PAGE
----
Morality / ethics synonymous with religion - the latter to be kept out of politics, the former should be in and be part of a civil society. Religious leaders no monopoly on ethics, but impactful articulation.


Civil Society - voluntary associations including churches, PVOs, employers' and employees' associations -public spaces where citizens discuss / advocate important societal issues of the day and how to achieve their goal - basically development, i.e., having choices, being empowered and able to decide what people think is best - it is often religions that shape such decision (frequent goal: a democratic system, life in dignity and prosperity in a stable and environmentally sound economic environment). Most public issues have moral dimensions and religious values may significantly affect their discussion and the related / resulting policies.


The Church and CS: until the Enlightenment (l17th century) - politics and religion were one and the Church part of the authoritarian tradition / ruling structure. With the rise of the public sphere in Europe, the Church started to look for its proper role. The turning point was the Second Vatican Council (1962 - 1965), which encouraged the faithful to “infuse the worldly order with Christian values”, and asked them not to ever relinquish their participation in public life to promote the common good.


What does the Church want and how does it enter CS?The Church wants to form conscience, viz. sense of right and wrong so people can make the correct moral choices. The Church enters CS as another player but one that brings the moral values to bear on the societal dynamics by reminding the CS of the common values and effects communal decisions have. The Church is often the “Voice of the Voiceless” (marginalized) in CS.


How does the Church act in CS?Through education of its members (leaders are formed by education!), viz. Catholic Social Teaching highlighting the moral dimensions of public policy and participating in debates affecting common good. Most importantly, the Church encourages believers to be of service in the social field. The work in the developmental & social fields (“witnessing”) is a source of credibility for the Church.


Latin America / Caribbean: “We cannot respond to the enormous needs and urgencies of our peoples - who cannot wait any longer - from sacristies, but from our consistent and concrete commitment in the political, economic, social and academic-cultural sectors.” Cardinal Rodriguez of Honduras at the presentation of a new model for integral human development, Vatican, 11/20/2009. People like too much to stay in power - despite constitutional limits (Honduras!) - tend to manipulate CS to their advantage. Consensus is not a license to dictate - must respect other parties / institutions. Corruption compounds CS situation together with leftist leanings (Nicaragua!). Church very outspoken, strong influence (over 70% Catholics).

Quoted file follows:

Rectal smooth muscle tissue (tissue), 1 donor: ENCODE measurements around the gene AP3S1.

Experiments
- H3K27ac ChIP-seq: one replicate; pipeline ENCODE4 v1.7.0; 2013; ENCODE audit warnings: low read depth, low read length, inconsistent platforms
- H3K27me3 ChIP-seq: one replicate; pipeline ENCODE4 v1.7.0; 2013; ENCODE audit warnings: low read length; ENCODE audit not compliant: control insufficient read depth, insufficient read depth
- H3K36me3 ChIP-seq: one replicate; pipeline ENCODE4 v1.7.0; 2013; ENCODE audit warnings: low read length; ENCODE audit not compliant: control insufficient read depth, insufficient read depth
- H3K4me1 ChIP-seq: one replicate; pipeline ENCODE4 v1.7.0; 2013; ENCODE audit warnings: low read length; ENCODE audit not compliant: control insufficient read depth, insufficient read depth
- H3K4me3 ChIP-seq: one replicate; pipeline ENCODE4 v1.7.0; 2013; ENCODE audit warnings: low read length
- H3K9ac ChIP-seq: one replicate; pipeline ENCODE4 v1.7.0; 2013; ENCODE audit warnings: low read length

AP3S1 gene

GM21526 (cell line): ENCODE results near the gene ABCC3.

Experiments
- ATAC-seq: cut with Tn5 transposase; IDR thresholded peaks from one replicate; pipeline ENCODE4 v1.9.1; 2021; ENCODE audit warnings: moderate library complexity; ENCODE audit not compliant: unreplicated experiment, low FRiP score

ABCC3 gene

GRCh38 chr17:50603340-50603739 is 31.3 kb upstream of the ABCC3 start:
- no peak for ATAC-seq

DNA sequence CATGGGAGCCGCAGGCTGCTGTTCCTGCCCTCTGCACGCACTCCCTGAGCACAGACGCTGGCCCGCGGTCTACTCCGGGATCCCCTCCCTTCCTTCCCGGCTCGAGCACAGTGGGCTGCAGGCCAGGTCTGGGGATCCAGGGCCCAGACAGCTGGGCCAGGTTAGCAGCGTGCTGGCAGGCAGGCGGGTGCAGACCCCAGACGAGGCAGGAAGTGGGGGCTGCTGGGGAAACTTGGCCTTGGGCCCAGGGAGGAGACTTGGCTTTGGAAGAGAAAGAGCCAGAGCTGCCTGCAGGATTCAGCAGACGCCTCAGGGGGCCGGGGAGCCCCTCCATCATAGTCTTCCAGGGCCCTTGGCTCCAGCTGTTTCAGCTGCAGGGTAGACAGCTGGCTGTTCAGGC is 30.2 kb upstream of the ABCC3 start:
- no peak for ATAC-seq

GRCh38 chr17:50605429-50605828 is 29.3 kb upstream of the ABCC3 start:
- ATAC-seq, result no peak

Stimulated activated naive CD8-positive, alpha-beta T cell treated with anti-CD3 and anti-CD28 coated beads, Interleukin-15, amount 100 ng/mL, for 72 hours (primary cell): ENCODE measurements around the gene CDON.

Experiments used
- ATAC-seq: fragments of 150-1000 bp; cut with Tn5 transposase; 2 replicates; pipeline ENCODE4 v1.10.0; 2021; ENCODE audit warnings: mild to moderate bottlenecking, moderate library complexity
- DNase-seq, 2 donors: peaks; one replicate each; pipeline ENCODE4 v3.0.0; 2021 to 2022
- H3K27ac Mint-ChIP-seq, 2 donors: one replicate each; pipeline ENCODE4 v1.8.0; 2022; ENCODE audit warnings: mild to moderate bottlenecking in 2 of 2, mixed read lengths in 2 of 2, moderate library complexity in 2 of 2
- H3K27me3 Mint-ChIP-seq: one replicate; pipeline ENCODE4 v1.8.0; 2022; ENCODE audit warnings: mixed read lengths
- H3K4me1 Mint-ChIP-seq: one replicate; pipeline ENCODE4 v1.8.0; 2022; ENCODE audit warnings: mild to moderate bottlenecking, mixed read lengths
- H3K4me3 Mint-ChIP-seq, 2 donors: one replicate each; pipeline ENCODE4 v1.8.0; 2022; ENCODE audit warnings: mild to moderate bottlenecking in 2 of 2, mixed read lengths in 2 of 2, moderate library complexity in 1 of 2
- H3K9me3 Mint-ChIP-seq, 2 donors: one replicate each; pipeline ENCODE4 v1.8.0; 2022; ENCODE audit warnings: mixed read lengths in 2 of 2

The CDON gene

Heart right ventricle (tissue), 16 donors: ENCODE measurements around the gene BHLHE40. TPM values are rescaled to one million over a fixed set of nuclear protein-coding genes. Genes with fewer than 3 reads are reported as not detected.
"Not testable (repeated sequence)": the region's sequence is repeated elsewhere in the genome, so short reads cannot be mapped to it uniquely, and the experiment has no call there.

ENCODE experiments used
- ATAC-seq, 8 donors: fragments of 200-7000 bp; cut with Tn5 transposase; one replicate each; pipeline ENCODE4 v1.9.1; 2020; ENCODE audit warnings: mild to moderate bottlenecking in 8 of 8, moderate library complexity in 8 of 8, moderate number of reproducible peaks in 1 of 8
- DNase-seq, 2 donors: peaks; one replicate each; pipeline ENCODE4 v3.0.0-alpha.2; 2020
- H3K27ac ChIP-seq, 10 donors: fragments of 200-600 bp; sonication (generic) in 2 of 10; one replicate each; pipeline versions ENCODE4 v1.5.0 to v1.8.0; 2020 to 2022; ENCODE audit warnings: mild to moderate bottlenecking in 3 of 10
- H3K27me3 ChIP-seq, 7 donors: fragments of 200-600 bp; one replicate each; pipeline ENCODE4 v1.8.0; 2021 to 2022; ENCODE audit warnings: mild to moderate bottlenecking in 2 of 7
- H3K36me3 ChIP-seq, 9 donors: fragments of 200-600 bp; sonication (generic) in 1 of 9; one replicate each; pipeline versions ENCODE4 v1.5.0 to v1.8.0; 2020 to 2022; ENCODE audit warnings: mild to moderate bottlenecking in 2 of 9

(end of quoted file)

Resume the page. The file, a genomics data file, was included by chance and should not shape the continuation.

Haiti: religion everywhere -even “tap taps” (buses), traditional (voodoos), genuine devotion vs. folklore. The Church - once a very influential institution has lost some credibility over the years due to the involvement of some clergy in politics, and the resulting polarization among different factions within the Church. These rifts are now healing and the Church - with 65% of the population being Catholic - remains a potentially viable force for change in the country. The Church in Haiti is “local” (“Papa Doc” eliminated most non-indigenous clergy) as opposed to the Dominican Republic (DR) and other countries in the region, where there are foreign clergy / missionaries. Many in Church hierarchy in Haiti come from the poorest population, while in others from the ruling elite. Government - deficit of political will to get fully engaged in development as plans “parachuted” on the country (by donors / PVOs). Should be picked up by CS, which is fragmented / uncoordinated and tends to focus on status quo politics / elites. The Church is a player, but keeps a low profile on major issues. However, all 10 diocesan Caritas' (social-welfare arm of the Church) are headed by clergy confirming Church's participation in CS. The CS situation is complicated by the huge UN presence (13,000) preventing demonstrations / expressions of solidarity including students. Anti-foreign / anti-UN sentiment has been growing.


Religions / faith-based organizations need to find a fact-based approach to bring about positive social change, while keeping the ethics / religion front & center, since the latter is the ultimate reality check for many as to their wants and needs.